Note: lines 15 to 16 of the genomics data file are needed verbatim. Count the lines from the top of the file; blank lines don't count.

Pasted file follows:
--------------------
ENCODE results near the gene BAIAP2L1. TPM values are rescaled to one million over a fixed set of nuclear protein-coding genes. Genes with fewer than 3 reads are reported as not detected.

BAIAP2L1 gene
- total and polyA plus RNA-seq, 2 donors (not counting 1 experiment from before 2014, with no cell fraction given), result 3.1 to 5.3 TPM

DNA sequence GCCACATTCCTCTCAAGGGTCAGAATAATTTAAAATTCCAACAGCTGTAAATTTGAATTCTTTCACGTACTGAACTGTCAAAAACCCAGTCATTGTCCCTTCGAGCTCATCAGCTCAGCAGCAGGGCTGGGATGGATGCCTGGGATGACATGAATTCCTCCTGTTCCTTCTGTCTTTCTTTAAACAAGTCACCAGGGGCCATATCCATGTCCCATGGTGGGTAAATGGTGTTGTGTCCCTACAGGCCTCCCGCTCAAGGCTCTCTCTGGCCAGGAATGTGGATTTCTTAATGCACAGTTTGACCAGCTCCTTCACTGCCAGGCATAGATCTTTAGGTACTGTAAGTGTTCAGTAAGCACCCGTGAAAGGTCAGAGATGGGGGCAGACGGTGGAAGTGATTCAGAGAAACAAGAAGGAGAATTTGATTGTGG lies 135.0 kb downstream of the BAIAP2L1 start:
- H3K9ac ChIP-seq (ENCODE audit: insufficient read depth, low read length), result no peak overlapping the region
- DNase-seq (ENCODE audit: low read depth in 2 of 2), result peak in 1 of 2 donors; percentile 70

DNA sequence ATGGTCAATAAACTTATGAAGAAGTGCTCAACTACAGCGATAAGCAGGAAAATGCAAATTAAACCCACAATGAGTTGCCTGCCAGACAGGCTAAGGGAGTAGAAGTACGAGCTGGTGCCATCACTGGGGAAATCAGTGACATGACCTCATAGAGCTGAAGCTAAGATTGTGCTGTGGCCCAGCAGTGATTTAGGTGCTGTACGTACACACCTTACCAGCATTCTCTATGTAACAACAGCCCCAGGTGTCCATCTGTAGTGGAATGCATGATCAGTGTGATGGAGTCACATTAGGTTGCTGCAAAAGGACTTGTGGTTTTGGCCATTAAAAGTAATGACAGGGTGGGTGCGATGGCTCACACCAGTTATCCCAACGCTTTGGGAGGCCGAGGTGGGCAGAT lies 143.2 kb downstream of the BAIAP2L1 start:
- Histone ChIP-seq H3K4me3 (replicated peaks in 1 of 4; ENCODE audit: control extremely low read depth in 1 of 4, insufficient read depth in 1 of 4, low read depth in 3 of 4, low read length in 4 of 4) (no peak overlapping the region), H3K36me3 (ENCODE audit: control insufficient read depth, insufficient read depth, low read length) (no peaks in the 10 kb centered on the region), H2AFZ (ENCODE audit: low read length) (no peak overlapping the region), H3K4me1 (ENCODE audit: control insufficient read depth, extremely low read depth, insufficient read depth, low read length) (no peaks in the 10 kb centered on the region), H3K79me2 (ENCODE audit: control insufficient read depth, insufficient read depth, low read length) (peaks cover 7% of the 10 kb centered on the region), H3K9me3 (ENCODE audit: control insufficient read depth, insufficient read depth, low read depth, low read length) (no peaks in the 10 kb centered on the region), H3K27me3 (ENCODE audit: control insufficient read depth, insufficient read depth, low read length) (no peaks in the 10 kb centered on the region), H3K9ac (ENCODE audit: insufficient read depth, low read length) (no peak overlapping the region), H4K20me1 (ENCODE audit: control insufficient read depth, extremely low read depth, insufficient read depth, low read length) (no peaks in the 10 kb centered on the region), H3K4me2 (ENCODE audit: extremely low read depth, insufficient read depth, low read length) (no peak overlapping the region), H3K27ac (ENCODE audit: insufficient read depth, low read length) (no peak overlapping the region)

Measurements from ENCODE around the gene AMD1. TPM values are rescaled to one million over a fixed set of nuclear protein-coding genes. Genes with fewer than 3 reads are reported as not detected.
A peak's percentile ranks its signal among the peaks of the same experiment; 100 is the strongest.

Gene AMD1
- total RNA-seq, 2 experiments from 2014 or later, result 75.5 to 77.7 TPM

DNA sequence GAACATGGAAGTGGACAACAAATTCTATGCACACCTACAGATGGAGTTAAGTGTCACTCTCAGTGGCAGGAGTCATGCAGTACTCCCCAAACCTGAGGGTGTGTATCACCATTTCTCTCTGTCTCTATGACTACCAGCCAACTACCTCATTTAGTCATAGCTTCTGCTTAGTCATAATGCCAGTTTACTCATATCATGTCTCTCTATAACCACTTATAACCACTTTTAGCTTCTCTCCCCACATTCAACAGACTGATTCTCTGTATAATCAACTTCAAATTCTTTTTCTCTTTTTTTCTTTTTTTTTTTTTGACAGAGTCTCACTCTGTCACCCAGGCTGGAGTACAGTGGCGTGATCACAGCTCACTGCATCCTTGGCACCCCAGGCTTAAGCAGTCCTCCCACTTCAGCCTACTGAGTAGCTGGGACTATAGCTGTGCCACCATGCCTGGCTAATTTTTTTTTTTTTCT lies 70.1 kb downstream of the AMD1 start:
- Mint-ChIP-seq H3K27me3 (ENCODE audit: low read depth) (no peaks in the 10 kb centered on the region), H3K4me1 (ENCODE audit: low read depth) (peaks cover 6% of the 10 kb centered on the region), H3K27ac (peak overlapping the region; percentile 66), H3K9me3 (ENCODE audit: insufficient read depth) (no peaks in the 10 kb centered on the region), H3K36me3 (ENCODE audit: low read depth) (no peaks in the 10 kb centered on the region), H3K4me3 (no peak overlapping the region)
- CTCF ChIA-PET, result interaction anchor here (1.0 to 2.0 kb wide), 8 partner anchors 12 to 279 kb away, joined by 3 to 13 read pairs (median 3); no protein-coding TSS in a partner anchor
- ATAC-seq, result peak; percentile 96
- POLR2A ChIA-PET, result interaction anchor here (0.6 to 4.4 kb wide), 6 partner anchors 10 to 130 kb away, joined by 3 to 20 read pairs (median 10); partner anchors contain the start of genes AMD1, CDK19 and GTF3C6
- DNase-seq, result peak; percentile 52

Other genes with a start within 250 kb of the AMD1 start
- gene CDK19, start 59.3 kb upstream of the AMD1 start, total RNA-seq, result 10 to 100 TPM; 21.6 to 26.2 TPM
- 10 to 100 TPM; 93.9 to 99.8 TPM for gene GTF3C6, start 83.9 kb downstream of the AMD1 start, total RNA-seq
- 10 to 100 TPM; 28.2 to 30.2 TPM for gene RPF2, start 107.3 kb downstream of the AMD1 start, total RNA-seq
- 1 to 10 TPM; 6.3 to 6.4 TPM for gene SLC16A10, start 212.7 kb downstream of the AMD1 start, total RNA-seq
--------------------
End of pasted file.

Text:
- CTCF ChIA-PET, result interaction anchor here (1.0 to 2.0 kb wide), 8 partner anchors 12 to 279 kb away, joined by 3 to 13 read pairs (median 3); no protein-coding TSS in a partner anchor
- ATAC-seq, result peak; percentile 96